Monday, 30th October 2017

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Hitchcock's 'North By Northwest': The classic that changed cinema

The art of the chase

By Gourab Roy Chowdhury and Arnab Banerjee
  • Published 13.07.19, 4:58 PM
  • Updated 13.07.19, 4:58 PM
  • 2 mins read
Cary Grant in the iconic crop dusting sequence from 'North By Northwest' (A still from the movie)

It began with the teasing working title of “The Man in Lincoln’s Nose”, before taking its title from Hamlet’s quote expressing his madness, “I am but mad north-north-west. When the wind is southerly, I know a hawk from a handsaw.”

North By Northwest released on July 1, 1959, and went on to become the auteur Alfred Hitchcock’s most successful film in a career spanning six decades.

NBNW has it all — a brilliant title design by Saul Bass, a catchy score by Bernard Herrmann, a deft story of mistaken identity, espionage and honey traps, an assassination inside the UN building in New York, a thrilling climactic chase on Mount Rushmore and a metaphorical final shot. This was the film which, arguably, changed Hollywood thrillers from the dark, shadowy world of film noir of the 40s and 50s to the glamorous milieu of the James Bond spy adventures of the 60s.

The story is a “howcatchem”. It explores the frantic, precarious journey of advertising executive Roger O. Thornhill, mistaken to be a spy named George Kaplan, running from an international gang of crooks with indifferent government intelligence agents apathetic to his perils. While on the run he meets Eve Kendall, a beautiful but mysterious young woman who helps Thornhill, only to betray him to the gang. It is later revealed that Eve is an undercover agent, and the two unite in the end when he pulls her from imminent death to a bunk bed in a train. The final scene, of the train entering a tunnel, is a celebrated example of eroticism conveyed through allusion rather than crudity.

The genius of Hitchcock showed in his choice of the cast for the film. His favourite lead actor, Cary Grant, played Roger Thornhill, the everyman whose humdrum life is suddenly transformed into a whirlwind of adventure and romance, something we all fantasise about in our daily existence. Both the leading lady and the villain were cast against type. Eva Marie Saint, who had started her career in the gritty best picture Oscar winner On The Waterfront (for which she also won the Academy award for best supporting actress), played the femme fatale Eve Kendall, who falls for Thornhill, betrays him and, presumably, marries him at the end. The suave British actor James Mason, with his silky, smooth accent, played the villain Phillip Vandamm who, while ordering his henchman to “dispose of” somebody, states that he believes “in neatness”.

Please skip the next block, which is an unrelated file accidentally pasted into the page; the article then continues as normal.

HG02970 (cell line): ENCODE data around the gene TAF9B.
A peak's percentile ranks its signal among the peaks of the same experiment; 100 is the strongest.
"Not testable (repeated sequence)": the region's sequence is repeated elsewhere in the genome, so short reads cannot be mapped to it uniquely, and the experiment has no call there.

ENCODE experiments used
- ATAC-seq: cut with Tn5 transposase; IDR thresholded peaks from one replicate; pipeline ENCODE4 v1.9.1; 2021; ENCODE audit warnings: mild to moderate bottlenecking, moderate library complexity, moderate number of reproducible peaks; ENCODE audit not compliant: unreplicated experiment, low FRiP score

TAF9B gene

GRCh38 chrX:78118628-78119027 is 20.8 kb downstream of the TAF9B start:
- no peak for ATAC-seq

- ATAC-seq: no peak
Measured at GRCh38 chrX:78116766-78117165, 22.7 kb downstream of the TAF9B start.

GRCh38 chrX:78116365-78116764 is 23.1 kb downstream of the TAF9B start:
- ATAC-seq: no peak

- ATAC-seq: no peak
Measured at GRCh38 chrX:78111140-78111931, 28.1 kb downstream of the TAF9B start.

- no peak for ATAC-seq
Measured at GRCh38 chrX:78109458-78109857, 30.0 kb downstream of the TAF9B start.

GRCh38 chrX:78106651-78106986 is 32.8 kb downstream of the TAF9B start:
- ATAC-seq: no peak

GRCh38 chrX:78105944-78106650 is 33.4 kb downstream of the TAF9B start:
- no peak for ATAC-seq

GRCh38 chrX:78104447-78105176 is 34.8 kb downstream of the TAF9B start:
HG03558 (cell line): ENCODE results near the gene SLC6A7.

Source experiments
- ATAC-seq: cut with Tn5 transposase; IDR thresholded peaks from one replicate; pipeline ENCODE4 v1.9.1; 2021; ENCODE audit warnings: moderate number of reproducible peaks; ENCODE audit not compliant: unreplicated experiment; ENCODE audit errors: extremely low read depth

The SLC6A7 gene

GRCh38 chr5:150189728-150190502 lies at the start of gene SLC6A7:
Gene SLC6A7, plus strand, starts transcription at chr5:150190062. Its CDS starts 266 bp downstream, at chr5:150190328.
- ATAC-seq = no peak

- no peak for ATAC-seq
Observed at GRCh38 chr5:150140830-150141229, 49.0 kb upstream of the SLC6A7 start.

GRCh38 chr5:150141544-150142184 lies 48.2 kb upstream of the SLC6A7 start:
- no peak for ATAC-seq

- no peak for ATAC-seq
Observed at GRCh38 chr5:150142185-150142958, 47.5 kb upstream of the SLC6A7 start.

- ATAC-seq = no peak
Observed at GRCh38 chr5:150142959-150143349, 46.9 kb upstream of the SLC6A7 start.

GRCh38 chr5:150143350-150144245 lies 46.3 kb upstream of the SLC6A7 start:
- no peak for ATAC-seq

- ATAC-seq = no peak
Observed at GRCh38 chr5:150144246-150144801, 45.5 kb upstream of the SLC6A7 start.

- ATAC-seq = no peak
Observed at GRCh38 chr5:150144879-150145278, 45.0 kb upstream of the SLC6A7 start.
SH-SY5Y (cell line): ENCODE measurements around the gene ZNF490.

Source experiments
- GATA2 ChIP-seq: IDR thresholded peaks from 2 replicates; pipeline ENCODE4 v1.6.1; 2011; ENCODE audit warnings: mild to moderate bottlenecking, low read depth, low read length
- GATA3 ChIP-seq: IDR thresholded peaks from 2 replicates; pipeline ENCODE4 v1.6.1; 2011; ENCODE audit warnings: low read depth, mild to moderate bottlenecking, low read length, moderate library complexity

The most celebrated sequence in the film involves a crop dusting plane chasing and trying to kill Thornhill. Hitchcock lulls the audience into wondering what possibly the nattily dressed Thornhill could be in danger from, standing in the vast openness of a rural Indiana highway, with the plane flying in the distance. But then he creates a sense of foreboding in the form of a stranger who utters the memorable line, “That’s funny. That plane’s dusting crops where there ain’t no crops.” And then the plane turns around and starts coming towards Thornhill….

It won’t be wrong to compare the persona of the imaginary spy Kaplan to James Bond, complete with Kaplan’s own blonde-girl Eve. Some have even called it the first James Bond movie, a fitting compliment to the debonair Cary Grant who, incidentally, was Ian Fleming’s choice to play Bond. The Bond movie From Russia With Love paid tribute to the crop duster sequence by having a similar scene of a helicopter chasing Sean Connery with a similar fatal consequence.

For the trivia-minded, the sequence was also used back home for the forgettable Kishore Kumar starrer Bombay Ka Chor (1962). In fact, the shot of the plane crashing against a gas truck was taken directly from NBNW.

North By Northwest is an edge-of-the-seat rollercoaster entertainment in the truest sense of the term. If viewer entertainment is the benchmark for filmmaking skills, then NBNW is as close to perfection as a film could be. For the uninitiated, it stands as the perfect introduction to the world of Alfred Hitchcock.